From Summer 2009: Professor of Psychology Nancy Dess measures emotionality and taste through her research with rats. How did one fincky rodent send her studies in a new direction?
Editor's note: Psychology Professor Nancy Dess will retire this spring after 36 years at Oxy. Dess and her work were profiled in the Summer 2009 Occidental magazine.
Nancy Dess’s rats do not have names—they are laboratory animals, not pets—but that makes it a little difficult to write a story about the one rodent in particular who changed the course of her research into taste and emotions at Occidental. So, with apologies to Dess—a professor and chair of the psychology department and the 2008 winner of the Graham L. Sterling Memorial Award for teaching, service, and distinguished professional achievement—let’s call this exceptional rat “Milo.”
But before we get to Milo’s story, a little background is in order. Like humans, rats have a fear of novelty—a condition known as neophobia. Stress and anxiety can increase neophobia, and saccharin (the high-potency sweetener in Sweet’n Low) is considered more novel to the palate than other sweeteners. “It’s a funny taste,” says Dess, who began to research taste emotionality and the organization of behavior late in her graduate studies and early in my postdoctoral careers. “It has a funky, metallic, or bitter aftertaste.”
As part of an experiment, Dess arranged to have a group of rats be predisposed to a saccharin solution before receiving a physical stressor in the form of a mild electric shock, thus taking away the novelty of the taste.
But a funny thing happened on the way to the stressor. “We gave a bunch of rats the saccharin to drink,” Dess recalls, “and sure enough, we came in the next day, and they’d all drunk a nice healthy amount—except for this one rat who had drunk none of it.” That would be the rodent hereafter known as Milo.
After checking on Milo’s health (“He was fine—I looked in, and he looked back at me”) and tapping the spout of the stainless steel metal water bottle for air bubbles, she returned the following day to find the same results. She switched the bottles with the plain water and saccharin-sweetened bottle; Milo switched sides as well. “This was a rat,” she says, “who did not like saccharin.”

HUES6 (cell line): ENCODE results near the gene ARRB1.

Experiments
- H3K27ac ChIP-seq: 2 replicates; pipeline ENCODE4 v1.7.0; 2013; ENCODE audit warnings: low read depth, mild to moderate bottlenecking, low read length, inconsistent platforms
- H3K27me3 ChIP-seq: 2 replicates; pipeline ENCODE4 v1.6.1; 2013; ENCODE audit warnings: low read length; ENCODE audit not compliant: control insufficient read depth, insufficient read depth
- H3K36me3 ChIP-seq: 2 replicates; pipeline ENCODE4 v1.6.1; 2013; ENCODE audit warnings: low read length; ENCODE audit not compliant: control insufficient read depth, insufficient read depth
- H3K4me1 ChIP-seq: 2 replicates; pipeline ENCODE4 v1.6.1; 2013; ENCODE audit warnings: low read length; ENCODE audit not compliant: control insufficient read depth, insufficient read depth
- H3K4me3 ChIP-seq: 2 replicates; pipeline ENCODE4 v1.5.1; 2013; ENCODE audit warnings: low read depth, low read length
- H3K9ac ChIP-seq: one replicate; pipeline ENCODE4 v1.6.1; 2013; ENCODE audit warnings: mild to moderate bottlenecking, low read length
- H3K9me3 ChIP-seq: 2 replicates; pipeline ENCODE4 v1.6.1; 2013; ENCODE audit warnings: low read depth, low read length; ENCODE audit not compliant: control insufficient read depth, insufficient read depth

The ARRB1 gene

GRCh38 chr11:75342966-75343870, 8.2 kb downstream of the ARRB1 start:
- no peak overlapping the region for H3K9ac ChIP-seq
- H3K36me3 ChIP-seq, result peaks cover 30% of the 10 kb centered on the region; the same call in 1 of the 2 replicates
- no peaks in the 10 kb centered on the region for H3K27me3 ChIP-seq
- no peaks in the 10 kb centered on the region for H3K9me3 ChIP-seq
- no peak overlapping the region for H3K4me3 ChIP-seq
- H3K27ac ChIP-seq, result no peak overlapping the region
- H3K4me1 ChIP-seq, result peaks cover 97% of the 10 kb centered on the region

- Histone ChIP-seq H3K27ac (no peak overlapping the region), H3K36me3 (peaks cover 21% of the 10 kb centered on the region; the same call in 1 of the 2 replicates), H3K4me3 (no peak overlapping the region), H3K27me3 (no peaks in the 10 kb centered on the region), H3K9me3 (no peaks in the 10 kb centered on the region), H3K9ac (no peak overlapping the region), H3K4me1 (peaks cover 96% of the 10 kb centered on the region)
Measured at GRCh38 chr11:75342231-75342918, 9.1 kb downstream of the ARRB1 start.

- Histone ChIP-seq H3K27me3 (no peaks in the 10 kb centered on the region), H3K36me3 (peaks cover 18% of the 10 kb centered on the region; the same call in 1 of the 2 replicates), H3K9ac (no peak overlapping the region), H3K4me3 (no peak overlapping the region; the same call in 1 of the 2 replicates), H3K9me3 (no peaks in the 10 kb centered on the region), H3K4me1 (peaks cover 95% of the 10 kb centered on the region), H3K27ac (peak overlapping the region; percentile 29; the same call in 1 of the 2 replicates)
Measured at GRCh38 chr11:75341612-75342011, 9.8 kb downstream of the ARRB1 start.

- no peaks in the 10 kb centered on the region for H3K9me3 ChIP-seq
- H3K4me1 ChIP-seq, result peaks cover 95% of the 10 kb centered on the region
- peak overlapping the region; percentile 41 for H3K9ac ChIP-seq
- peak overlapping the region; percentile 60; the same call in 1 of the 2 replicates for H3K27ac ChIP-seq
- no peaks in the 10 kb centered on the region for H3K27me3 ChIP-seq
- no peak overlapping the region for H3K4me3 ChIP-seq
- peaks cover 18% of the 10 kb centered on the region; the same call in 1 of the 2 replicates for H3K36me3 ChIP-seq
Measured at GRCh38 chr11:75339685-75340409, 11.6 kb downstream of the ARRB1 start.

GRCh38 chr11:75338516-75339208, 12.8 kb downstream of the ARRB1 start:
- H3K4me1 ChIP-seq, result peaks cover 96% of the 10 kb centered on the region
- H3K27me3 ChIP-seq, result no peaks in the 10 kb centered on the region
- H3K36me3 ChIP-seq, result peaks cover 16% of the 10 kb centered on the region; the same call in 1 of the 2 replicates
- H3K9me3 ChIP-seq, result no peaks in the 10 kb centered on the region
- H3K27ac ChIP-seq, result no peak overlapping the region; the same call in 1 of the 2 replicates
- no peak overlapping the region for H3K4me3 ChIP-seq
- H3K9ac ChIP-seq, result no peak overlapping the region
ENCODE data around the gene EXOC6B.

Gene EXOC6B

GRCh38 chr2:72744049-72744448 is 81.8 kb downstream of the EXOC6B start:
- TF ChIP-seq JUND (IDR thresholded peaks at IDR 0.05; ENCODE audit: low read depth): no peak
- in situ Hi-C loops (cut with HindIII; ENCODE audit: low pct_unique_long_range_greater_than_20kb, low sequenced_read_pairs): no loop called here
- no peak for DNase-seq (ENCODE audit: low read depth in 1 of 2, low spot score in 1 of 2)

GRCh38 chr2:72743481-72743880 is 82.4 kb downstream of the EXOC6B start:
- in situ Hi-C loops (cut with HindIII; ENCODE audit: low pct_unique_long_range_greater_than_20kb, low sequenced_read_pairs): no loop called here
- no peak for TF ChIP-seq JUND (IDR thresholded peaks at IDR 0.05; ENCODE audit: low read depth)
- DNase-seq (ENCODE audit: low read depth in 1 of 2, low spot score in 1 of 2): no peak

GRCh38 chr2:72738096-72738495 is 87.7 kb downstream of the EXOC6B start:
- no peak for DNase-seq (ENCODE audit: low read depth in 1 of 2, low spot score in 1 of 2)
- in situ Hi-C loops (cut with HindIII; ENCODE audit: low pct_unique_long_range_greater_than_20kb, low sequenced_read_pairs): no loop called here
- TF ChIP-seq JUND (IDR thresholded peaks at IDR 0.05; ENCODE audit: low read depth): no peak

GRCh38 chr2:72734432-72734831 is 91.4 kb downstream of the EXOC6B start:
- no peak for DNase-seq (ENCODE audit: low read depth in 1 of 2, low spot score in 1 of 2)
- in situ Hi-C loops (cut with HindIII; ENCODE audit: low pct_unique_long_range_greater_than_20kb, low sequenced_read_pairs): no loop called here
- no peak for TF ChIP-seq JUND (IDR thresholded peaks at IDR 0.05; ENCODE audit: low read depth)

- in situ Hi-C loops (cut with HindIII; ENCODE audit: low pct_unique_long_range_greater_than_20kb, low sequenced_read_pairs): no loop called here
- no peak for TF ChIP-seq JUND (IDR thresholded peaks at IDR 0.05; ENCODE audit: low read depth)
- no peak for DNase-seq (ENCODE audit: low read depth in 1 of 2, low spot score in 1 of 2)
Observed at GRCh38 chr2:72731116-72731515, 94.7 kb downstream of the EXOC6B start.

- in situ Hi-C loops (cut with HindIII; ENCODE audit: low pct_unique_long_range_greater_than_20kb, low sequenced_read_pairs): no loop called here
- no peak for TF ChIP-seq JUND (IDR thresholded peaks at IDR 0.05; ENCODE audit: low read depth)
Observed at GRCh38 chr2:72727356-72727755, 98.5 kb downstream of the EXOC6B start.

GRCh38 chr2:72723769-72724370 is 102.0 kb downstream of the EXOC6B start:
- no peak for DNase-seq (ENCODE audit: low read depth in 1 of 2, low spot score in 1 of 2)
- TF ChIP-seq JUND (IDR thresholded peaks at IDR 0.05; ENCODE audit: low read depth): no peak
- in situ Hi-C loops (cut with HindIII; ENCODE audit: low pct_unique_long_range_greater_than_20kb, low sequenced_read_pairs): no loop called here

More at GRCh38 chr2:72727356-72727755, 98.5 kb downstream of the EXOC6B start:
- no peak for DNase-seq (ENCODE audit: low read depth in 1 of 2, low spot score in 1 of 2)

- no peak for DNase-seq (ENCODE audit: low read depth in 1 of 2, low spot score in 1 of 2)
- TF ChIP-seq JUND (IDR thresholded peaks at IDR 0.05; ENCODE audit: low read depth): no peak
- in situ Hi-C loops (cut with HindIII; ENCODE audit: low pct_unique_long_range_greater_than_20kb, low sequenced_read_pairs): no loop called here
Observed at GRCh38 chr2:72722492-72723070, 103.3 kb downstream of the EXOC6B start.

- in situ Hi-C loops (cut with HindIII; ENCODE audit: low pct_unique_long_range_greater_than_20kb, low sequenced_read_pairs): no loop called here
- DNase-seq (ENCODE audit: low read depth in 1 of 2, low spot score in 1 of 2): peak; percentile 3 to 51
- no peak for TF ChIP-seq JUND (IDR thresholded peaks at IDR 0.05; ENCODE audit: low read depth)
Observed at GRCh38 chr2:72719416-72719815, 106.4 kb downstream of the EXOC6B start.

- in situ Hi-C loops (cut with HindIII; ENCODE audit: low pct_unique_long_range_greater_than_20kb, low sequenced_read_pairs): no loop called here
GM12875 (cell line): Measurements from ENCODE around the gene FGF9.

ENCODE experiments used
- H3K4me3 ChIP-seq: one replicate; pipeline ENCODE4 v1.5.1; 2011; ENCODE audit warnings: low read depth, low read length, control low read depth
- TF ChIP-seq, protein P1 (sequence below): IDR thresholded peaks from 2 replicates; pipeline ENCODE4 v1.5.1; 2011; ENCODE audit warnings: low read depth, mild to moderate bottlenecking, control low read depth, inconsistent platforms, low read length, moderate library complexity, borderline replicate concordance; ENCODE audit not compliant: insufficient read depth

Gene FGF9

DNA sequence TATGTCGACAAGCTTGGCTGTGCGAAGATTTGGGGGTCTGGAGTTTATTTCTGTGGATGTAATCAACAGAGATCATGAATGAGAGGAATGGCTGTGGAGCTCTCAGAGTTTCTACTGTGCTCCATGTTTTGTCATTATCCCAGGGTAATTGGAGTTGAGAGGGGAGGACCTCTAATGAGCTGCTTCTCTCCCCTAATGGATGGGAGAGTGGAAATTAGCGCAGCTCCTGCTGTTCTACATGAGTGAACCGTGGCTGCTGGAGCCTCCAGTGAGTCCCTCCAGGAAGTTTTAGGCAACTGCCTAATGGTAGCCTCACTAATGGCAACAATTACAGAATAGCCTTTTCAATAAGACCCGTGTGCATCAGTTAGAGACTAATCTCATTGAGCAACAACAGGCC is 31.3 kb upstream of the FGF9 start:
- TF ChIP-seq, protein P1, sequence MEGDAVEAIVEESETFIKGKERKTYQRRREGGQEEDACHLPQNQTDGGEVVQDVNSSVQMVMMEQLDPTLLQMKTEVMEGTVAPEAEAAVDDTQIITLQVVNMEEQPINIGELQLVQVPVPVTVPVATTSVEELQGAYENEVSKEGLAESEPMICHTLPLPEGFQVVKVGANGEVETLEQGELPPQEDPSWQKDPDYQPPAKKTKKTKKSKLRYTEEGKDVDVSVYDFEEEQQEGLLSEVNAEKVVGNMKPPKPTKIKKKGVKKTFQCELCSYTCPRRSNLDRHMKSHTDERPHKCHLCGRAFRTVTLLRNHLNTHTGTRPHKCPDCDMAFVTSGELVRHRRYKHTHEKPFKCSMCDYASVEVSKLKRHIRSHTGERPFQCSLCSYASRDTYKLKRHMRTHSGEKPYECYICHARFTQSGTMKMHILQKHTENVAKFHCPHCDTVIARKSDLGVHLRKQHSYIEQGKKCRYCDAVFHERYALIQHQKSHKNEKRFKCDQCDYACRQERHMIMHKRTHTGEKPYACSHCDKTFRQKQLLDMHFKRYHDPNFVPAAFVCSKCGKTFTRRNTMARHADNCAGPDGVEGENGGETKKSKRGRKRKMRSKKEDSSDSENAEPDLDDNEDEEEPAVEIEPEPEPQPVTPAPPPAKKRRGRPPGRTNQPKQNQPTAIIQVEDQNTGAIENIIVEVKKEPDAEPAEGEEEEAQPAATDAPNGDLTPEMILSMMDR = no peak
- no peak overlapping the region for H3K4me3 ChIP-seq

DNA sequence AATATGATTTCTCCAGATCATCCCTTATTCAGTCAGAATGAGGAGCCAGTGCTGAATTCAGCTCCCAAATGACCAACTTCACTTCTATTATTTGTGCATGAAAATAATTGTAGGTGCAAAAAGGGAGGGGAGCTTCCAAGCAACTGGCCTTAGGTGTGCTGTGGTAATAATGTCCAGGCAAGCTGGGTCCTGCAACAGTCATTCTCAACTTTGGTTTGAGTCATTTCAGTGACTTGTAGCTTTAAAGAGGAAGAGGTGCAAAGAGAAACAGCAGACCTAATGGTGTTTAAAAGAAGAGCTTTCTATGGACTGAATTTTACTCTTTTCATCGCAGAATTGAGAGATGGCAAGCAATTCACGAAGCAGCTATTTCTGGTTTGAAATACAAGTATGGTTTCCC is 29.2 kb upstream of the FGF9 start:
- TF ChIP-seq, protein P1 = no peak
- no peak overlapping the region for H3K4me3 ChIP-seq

Most rats, if they are given any sweetened solution, will drink it more avidly than if you just give them water. And the mystery of Milo “brought us to the fork in the road,” Dess continues. “The most common and experimental response to this would be to throw him out; he’s a weirdo.” But because Milo seemed really interesting—and because she says Oxy has a history of encouraging faculty “to be active scholars and to do interesting work”—the decision was made to follow him.
They started selective breeding, taking Milo and a second rat “who was not nearly as remarkable”—and thus will remain nameless—“but drank less than an average amount of saccharin,” and mating the two of them with females that measured a bit low on the saccharin-consuming side of things. Conversely, they took their highest saccharin-consuming rats and bred them together.
That was 33 generations ago. “What we now have are Occidental high- and low-saccharin-consuming rats,” Dess says of the white albino rodents with the beady pink eyes. “You really can’t tell these rats apart by looking at them. You have to look at their behavior to see the evidence of this selective breeding process.”
“One of the things I love so much about science is the mix of the orderly systematic planful part of it with the getting thrown for a loop serendipitous something that you never imagined happens,” she says.